Aging Boomers Losing Touch
By Harry Holdorf
Life is a fractal experience. It's messy, not like the clear-cut vision of things we had as kids: good and bad, shadow and light. The cut is very jagged, like the coastline of Norway.
In fact, things are so opposite from the way we thought them to be that direction can be found following our opposites. When we set out to buy a car, I said to my first wife: 'Anything but a red one'. We came home in a red car. With my second wife, I said the same thing: we drove another red car home. Recently, before going shopping, I declared: "Anything but a second Lazy boy." So now we spend our evenings reclined and upholstered, floating next to each other in exquisite bliss.
My own shape, the contour, of my edges is quite irregular. I'm not as good a person as I'd thought, or as bad a person as I'd feared. I'm bound to be more alive than I feel some mornings, but deader than I imagine when engaged in Spring Chicken Dreaming.
We're each these uniquely-shaped picture-puzzle pieces, with distinctive knobs, curvy edges, and odd-shaped holes. When interlocked we form this solid pattern of color; the dividing lines disappear, and we become this beautiful pattern, bigger than the picture on the front of the box.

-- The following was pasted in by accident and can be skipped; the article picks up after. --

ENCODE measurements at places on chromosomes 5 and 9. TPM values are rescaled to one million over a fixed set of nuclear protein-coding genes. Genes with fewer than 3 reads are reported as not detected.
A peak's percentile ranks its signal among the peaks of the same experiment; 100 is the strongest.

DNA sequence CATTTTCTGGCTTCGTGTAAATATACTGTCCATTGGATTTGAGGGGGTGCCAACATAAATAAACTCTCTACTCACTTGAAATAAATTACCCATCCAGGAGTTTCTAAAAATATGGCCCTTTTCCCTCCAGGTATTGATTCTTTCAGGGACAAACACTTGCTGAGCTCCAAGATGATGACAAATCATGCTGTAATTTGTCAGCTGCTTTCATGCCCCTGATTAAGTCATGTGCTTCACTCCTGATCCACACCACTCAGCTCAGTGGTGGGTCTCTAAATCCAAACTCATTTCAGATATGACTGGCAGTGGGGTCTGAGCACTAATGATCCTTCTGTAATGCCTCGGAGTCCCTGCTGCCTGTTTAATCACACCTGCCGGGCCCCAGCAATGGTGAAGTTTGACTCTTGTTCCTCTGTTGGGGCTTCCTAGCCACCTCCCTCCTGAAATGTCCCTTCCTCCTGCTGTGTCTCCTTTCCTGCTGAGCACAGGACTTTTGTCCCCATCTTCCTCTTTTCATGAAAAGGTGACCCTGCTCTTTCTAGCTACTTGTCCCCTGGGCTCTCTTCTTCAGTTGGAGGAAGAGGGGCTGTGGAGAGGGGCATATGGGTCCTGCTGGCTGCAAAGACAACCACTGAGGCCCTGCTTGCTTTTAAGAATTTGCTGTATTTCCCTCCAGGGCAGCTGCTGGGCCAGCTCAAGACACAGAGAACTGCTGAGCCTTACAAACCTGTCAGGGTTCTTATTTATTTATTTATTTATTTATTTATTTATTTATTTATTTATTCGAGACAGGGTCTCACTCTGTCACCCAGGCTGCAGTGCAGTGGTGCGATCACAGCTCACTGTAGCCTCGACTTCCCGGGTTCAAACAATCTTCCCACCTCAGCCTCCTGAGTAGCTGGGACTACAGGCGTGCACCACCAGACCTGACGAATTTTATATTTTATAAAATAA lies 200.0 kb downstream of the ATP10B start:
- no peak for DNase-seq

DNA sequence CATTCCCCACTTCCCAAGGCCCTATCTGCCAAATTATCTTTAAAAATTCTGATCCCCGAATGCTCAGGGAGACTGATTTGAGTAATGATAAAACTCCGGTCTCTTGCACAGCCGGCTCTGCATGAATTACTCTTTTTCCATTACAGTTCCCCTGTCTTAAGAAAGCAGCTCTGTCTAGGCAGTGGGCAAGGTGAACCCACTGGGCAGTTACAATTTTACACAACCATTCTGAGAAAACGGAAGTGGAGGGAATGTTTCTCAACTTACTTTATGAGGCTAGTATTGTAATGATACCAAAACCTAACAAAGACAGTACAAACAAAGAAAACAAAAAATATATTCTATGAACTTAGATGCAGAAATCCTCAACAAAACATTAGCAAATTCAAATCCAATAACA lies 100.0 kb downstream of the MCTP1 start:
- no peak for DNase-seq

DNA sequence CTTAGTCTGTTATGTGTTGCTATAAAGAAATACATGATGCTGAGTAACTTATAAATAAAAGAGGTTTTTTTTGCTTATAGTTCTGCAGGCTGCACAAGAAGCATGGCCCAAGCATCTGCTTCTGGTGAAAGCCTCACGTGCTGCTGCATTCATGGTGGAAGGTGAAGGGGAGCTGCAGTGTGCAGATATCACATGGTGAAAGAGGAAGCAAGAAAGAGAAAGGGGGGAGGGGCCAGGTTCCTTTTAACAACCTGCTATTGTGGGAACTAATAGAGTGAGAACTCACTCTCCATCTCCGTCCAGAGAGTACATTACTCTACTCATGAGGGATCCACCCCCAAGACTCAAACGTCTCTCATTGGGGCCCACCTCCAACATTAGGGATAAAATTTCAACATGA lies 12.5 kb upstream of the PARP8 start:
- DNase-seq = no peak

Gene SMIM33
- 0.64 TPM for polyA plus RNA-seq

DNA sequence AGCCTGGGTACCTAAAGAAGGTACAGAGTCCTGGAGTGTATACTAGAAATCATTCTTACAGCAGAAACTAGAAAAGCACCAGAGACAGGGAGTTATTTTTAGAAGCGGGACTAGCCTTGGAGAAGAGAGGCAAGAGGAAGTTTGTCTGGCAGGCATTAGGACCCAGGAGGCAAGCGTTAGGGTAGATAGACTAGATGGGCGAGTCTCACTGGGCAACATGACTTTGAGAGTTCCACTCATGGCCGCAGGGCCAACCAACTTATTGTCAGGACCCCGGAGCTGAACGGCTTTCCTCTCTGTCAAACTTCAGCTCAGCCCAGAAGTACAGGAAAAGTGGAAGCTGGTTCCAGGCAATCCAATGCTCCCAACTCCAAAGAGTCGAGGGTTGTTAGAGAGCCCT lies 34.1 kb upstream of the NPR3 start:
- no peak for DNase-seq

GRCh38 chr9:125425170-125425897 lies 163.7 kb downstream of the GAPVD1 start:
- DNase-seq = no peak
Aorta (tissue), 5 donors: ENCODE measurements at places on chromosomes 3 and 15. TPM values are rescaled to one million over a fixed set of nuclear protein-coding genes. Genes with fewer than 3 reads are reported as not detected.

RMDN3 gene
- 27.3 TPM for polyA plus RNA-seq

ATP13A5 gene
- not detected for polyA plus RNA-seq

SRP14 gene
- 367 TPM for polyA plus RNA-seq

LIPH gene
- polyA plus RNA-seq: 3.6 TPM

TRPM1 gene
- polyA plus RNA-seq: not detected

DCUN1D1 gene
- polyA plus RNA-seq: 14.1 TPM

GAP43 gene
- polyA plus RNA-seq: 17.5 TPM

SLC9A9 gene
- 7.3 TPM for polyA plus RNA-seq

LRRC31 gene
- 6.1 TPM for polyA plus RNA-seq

Political ironies abound. Bush's unsupported defanging of Iraq's Saddam is apparently an incredibly progressive act. Fingerprinting foreign arrivals now seems like a good idea, as does closing the border and re-instituting the guest worker program. Meanwhile, George rakes in five hundred thousand bucks a day in order to re-elect a strikingly undemocratic regime.
We aging Boomers are losing the connection with our activist past, snoozing on our Barca Loungers, while our culture consumes the earth at an ever-quickening rate.
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